We’re homeowners now, able to bore folks with our tales of renovation, and feeling a lot more Canadian because we have a piece of the land to call our own. In a year we’ve gone from being Newbies, renting and living off foreign earnings, to landed Canadians, paying tax and contributing to our community.

Back in March, celebrating our first anniversary of landing, I said we’d pretty much run out of firsts, but I think I spoke too soon. I’m finding, like a lot of people, that there are many, many firsts in a lifetime, and many more that you don’t regret having to do again and again. In the year to come we’re facing Eldest Weasel going up to High School, further employment ambitions and business expansions and the hope of a Christmas trip to the UK. Whether those things will be problems or challenges we’ll have to wait and see, but we’re ready for them either way.

Happy New Year, eh?

The house I grew up in…..

One of the places I've called home.

The weasels were a major reason for our emigration. We wanted them to have a home, and life with the RAF meant a lot of moving around. I worried about their childhood being little more than a series of half-forgotten friends and a collection of school photos where the uniforms changed year after year.

I moved around a little myself as a child. I was born ‘Oop North and managed seven years in Sunderland before we came south. That’s long enough to have an accent you could bend steel on, by the way, which is a tough thing to carry in a village school of only fifty kids, all of whom have grown up in the depths of Hampshire. We were only there a handful of years before we moved again, and then in my college years we moved within that town.

All this strolling down Sentiment Lane was prompted by listening to the excellent Amanda Palmer on Kevin Smith’s Smodcast . In the session (which contains the odd rude word, please don’t be offended) she prefaced a song called “House that I grew up in” with the story of her parents telling her the house that had been her childhood home was going to be sold. She said that travelling the world and having no real base had been fine because she’d always had this home in her mind, and now that was going. That made me wonder how the Weasels might feel about their nomadic life to date – have we deprived them of an important piece of childhood’s landscape : The Family home?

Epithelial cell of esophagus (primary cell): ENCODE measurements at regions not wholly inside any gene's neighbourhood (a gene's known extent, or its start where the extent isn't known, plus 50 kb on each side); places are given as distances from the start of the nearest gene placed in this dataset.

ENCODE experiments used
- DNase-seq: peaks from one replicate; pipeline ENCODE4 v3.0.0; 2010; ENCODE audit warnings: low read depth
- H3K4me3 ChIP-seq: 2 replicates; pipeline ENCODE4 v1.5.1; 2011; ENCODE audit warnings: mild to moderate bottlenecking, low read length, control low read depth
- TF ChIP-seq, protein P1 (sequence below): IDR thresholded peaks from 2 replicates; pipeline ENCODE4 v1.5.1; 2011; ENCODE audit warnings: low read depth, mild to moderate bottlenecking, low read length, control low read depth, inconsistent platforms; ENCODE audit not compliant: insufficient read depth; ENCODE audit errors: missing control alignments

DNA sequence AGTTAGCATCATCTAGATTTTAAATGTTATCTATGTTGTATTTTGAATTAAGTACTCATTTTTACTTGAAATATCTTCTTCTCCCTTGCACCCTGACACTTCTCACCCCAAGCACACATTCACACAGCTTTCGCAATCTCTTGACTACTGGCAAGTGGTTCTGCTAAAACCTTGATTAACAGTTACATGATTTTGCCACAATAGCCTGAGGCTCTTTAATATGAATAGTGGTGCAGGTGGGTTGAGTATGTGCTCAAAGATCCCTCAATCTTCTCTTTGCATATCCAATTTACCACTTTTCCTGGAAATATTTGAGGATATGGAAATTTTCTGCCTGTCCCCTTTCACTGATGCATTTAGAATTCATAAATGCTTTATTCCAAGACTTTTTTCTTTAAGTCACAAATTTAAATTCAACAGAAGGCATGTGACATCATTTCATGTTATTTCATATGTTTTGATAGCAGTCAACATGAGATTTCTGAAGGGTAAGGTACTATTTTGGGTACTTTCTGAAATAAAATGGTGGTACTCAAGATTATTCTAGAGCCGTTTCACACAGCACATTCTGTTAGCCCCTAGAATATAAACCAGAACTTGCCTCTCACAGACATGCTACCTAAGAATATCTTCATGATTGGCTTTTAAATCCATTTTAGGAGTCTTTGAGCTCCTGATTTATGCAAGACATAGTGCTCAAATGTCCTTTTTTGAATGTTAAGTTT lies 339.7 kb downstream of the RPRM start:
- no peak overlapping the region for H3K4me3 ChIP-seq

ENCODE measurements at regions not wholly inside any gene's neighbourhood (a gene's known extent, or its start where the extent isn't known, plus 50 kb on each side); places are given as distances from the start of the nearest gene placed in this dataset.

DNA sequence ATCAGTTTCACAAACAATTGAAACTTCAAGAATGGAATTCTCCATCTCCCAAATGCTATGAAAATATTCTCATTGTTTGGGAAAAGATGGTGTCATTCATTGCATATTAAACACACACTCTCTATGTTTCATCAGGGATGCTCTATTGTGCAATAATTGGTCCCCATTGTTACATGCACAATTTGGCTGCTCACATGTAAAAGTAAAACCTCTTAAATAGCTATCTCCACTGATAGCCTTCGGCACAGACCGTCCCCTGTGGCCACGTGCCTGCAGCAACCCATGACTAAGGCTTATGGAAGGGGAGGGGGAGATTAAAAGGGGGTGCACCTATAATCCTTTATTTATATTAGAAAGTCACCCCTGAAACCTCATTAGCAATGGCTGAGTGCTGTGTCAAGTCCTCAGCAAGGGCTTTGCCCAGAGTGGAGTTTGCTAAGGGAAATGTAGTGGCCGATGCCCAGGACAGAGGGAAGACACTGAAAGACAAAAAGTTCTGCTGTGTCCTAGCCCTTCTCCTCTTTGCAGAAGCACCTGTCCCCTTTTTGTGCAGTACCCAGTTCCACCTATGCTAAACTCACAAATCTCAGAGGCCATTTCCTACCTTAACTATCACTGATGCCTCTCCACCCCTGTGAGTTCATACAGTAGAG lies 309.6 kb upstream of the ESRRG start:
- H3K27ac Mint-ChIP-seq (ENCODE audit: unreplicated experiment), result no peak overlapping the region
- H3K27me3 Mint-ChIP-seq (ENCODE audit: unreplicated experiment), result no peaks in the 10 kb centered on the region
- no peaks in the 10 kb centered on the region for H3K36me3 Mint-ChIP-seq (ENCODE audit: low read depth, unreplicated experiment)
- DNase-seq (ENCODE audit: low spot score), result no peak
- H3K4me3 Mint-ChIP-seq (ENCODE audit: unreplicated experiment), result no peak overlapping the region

So that’s why I was examining my past. I’ve been ok with the many moves since marrying Mrs Dim, and part of that was the preparation of my own roaming past. I see how Middle Weasel struggled to cope with change during her first two moves and realised that allowing her to stay and put down roots at an early age might have exacerbated that problem – someday, for some reason, we would have had to move, and then the explosion might have been nuclear, instead of only…well, conventional doesn’t seem the right word.

Mrs Dim’s folks lived in the same house for thirty years. Almost until the time we moved to Canada we could go visit and she could show the kids the room that used to be her bedroom. She could describe the many changes to the house, including the extra rooms that were built on while they were living there. I envied her that history, but then I never suffered that feeling of loss when the house was sold.

As we have travelled around the UK, home has been the place where we keep our stuff, the place where the five of us are together. The apartment we stayed in on landing was as much home to us as the first rental house, as much as the RAF house in St Athan. For now, the New Wonkey House is shaping up to be a pretty good home, and I hope we’ll stay here for a long time. For one thing, it’s going to be years before I get round to sorting out my garage room.